Most people live with some kind of a budget. At the very least, people tend to know where most of their money is going week to week.
When your supply of weed starts to run low, how quickly do you make plans to stock up again?
Do you hold off on paying for other things or saving for future goals to buy more immediately? Is there a period of time between purchases when you don't have weed in the house or is it replenished the same day, or before it's gone?
10. Have You Tried to "Take a Break" Before, Only to Go Back Sooner Than You Intended?
It's not uncommon for heavy marijuana users to have what alcoholics call a "moment of clarity," where they realize their drug use is having negative effects and decide to step away for a short period of time.
Most users attempt to go "cold turkey" and find that they quickly encounter a temptation trigger, which draws them back into smoking once, and then they're quickly back in the habit of smoking every day.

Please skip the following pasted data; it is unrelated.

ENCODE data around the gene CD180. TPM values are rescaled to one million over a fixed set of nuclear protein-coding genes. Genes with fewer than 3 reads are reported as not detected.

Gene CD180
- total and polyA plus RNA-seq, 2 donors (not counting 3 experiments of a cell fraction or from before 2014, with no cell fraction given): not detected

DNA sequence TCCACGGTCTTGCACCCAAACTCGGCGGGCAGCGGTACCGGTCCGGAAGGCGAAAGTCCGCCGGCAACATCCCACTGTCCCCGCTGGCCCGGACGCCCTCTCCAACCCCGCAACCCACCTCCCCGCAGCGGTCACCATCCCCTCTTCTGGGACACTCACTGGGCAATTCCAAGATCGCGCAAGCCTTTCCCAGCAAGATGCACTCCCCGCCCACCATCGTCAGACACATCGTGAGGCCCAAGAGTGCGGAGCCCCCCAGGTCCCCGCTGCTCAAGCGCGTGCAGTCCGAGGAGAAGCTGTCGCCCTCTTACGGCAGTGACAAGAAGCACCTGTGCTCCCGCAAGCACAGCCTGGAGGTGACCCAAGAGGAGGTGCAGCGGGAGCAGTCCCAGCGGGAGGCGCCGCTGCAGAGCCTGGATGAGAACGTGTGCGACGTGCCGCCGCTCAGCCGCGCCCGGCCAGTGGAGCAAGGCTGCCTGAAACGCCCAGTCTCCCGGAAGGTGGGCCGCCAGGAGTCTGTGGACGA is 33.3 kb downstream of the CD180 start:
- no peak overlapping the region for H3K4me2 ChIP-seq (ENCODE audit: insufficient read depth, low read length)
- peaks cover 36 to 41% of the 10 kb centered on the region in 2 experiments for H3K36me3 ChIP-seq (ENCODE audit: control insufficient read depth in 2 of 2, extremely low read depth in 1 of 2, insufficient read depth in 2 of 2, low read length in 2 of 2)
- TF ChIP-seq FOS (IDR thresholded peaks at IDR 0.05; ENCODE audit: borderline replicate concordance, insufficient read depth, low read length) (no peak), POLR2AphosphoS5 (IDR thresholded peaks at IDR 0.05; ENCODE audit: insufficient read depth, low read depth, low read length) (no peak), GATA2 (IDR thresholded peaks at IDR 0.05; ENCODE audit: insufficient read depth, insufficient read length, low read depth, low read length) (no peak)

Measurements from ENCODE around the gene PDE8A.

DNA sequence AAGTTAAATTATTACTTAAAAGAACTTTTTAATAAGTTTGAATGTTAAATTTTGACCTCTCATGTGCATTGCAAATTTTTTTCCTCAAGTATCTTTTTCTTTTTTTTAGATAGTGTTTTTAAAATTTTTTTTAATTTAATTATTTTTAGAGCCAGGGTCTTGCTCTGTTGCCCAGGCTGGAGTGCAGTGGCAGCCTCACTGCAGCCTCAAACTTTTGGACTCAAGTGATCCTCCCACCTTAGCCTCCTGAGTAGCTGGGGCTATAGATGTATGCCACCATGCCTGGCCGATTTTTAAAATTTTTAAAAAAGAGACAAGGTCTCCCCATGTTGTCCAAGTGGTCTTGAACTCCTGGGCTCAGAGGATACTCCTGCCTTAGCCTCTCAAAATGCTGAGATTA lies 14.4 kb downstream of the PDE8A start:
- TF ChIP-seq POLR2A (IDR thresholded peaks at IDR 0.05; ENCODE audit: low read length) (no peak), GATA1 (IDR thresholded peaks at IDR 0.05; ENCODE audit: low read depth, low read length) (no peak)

How to Break the Cycle of Addiction
"Cold Turkey" has never been a very effective method for overcoming marijuana addiction because it relies on willpower alone. For a heavy user, one stressful day or mention of smoking could be enough to cause a relapse.
The sad truth is there is no short-term quitting an addiction. If marijuana is affecting your life negatively, you need to be ready to take steps to quit for good.
Eliminate the temptation, set benchmark goals, start exercising, and check out this helpful guide that has helped over 10,000 people overcome their marijuana addiction.
If you're here reading this guide, then you likely already know you're showing symptoms of addiction, you're just looking for confirmation.
If any of these signs seem familiar to you, then don't wait. Make the choice to kick the habit for good starting now.